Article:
Meijer's Rivertown Market Searches For Hyperlocal Products To Fill Shelves
GRAND RAPIDS, MI - Traditional supermarket formats continue to evolve, giving life to smaller formats that evoke feelings of personalization and intimacy. Retailers are constantly chasing after what consumers want—and Meijer is no stranger to this dance. After announcing plans for its fourth small-format store, the retailer also upped its small-format strategy by playing into the local aspect that shoppers have come to love—and expect.
“Our small format stores have always had the autonomy to stock the local products that fit their communities’ needs,” said Justin Stricklen, Director of Market Format Stores. “This is the first time we’ve put out a call for those vendors to raise their hands and showcase their offerings. We believe there is a lot of potential out there, and we’re excited to begin building those lasting partnerships to benefit our customers.”
The new store, which is set to open later this year and will stand at 42,000 square feet, is searching for items that Meijer calls “hyperlocal” in a press release. Store Manager Marcus Reliford has a goal of stocking 2,000 local products.
“We want to help local businesses succeed,” said Reliford, a Detroit native who joined Meijer in September 2020 to lead its first Detroit small-format store, which will be located in the city’s East Jefferson Corridor. “We want to showcase all Detroit has to offer and believe Rivertown Market is the place to do it.”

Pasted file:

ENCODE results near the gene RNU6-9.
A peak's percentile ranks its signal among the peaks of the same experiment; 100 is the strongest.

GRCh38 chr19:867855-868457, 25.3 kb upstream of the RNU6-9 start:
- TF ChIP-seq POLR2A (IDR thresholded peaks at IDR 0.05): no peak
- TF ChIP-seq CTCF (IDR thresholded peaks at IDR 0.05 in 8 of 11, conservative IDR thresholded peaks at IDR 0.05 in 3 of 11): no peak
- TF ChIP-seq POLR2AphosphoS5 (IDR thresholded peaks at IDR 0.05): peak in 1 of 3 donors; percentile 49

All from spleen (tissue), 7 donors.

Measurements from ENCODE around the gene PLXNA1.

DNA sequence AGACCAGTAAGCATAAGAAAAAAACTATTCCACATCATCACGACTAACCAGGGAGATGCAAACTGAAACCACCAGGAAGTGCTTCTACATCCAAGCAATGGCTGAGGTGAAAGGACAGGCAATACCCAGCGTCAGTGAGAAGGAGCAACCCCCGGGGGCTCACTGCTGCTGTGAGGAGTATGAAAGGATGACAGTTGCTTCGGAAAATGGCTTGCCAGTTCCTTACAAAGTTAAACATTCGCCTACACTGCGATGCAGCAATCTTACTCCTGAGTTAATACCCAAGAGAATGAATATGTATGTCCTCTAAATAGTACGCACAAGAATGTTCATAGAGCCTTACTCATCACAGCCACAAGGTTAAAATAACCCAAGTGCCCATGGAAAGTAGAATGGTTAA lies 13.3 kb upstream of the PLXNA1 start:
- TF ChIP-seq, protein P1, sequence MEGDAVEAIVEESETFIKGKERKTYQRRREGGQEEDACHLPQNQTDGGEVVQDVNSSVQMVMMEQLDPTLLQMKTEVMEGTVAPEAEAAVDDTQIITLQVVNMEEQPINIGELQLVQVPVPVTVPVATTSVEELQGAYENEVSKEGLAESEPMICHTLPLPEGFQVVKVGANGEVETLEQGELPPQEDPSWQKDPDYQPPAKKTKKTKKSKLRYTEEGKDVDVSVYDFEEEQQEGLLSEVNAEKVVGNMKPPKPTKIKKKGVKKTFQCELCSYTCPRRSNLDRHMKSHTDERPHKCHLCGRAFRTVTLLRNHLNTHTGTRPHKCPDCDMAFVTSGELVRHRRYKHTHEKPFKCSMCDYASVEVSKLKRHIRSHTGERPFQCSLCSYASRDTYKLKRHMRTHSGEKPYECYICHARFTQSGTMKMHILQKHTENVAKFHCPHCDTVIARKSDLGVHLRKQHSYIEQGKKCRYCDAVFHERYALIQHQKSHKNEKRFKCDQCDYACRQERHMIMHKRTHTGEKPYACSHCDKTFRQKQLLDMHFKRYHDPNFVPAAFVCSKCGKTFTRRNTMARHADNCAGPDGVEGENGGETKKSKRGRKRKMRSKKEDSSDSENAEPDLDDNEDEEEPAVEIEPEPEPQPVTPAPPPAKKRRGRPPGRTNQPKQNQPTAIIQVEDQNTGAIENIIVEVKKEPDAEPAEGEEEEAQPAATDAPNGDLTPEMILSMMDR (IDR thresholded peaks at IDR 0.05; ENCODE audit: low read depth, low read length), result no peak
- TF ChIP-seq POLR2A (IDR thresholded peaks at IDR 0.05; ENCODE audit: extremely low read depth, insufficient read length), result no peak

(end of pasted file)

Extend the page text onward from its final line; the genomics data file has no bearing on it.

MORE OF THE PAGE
Similar to the retailer’s three other small format stores—Bridge Street Market in Grand Rapids, Woodward Corner Market in Royal Oak, and Capital City Market in Lansing—Rivertown Market will focus on offering customers a unique shopping experience and feature a vast assortment of fresh food and artisan groceries.
This store will continue to leverage Meijer’s ongoing partnership with RangeMe, an ECRM company and online product sourcing platform, to manage all Rivertown Market’s product submissions by qualifying and connecting suppliers with the appropriate buyers.
Meijer also made headlines over the weekend when President Biden sparked a brief Twitter war over the pronunciation of the retailer's name. According to The Hill, pluralizing the name is technically a mispronunciation, but for those in Michigan, it’s a common usage that speaks of solidarity.
Whichever way your pronunciation ruling comes down, you can’t deny that Meijer is making moves in the retail sector.